Towards sustainability with building services systems : – by focusing on material choices, energy use and thermal indoor climates in residential buildings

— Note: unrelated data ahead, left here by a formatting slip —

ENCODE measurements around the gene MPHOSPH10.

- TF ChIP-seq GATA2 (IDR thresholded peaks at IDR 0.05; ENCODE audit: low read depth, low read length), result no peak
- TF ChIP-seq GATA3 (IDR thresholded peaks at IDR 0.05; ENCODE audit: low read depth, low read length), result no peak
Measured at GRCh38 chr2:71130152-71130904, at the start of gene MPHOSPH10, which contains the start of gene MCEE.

Abstract: For a development to be considered sustainable, social, economic and environmental requirements must be met. The Swedish sustainable development goals, based on Agenda 2030, contain 16 national environmental quality goals. The National Board of Housing, Building and Planning is responsible for achieving the goal "A good built environment". Essential factors chosen for studies are: indoor environmental quality (IEQ) and material and energy use, as these have a major impact on the opportunities for the construction and real estate sector to achieve the goals of sustainable development. The overall aim of the thesis is to provide knowledge about how building services systems in residential buildings can contribute to sustainable development in general.The work behind the thesis consists of two parts. The first part begins with a literature review (Publication I) followed by a case study (Publication II) with life-cycle inventories and energy simulations for two multi-family buildings. Material types, quantities, manufacturing, transport and operating energies as well as the influence of material choice on the manufacturing energy were analysed. The conclusions were that only a few materials accounted for 80 % of the weight and for 80 % of the manufacturing energy in building services systems, that material choice was an important factor that influenced the manufacturing energy. Furthermore, it was found that the service life of materials and components, as well as reasons for replacements, were poorly known. As this is an uncertainty factor when carrying out life-cycle analyses it led to an interview survey (Publication III) being conducted among property management companies to increase knowledge in these fields. The reasons for carrying out replacements and the ages for components in building services systems in nine estates are analysed and categorized. The study concluded that there were multiple reasons for replacements and the deciding factor was often unclear. An attempt was made to assess the service life of some components. The assessment revealed large uncertainties, either because the data material was limited or because the reality is unpredictable. These three publications formed a licentiate dissertation, approved 2001.The second part of the thesis begins with a life-cycle cost analysis based on energy simulations and cost calculations. The profitability of a number of energy efficiency measures taken in a multi-family building was compared (Publication IV). Increased investment costs are paid for by having lower energy costs. Heat recovery with ventilation heat exchangers and exhaust air heat pumps results in about the same life-cycle cost, but an exhaust air heat pump means a greater electricity demand.A residential real estate company used a system for individual metering and billing (IMB) of space heating costs, in which the tenants paid for having a specific temperature, which meant that room temperatures were measured in all living rooms and bedrooms. In some estates a feedback control system, based on indoor temperature measurements, was introduced. The purpose of the method was to achieve more even and, on average, lower indoor temperatures, which would hopefully result in lower energy needs for heating. The feedback control was evaluated by comparing the independence of the indoor temperatures on the outdoor temperature before and after implementation (Publication V). The control method clearly indicated a lower dependency. Based on a large data set with temperature measurements during two heating seasons a comprehensive study of the indoor thermal conditions was carried out (Publication VI). The buildings in question had hydronic heating systems with feedforward control. Temperatures were almost normally distributed and seemed to vary randomly and independently of location in the building. There was a tendency for cool apartments to be cool all year-round and vice versa. Systematic variations were observed both during the day and between weekdays and weekends. Temperature variations within apartments were studied according to apartment size (Publication VII). Generally, the temperatures were lower in bedrooms than in living rooms, and the more rooms the larger the differences. Using a mathematical model of a multi-storey building, it was shown that there was a heat flow up through the building via the floor slabs (Publication VIII).During the heating season, the temperature gradients were measured in ten apartments in a three-storey multi-family building, the gradients being measured for a week in each apartment. The measured gradients were generally smaller than those calculated by the IMB system, which indicated that tenants were invoiced for lower temperatures than those actually achieved (Publication IX).An additional study was conducted in which the effects of the energy efficiency measures on the energy use in one of the buildings from a previous case study were examined and it was found that increased heat recovery increased the environmental classification grade.The various studies are discussed under the section headings Material resources, Energy use, Indoor environment quality, Laws and regulations and Sustainability concept trends. Issues such as replaceability, flexibility and user interaction are also addressed.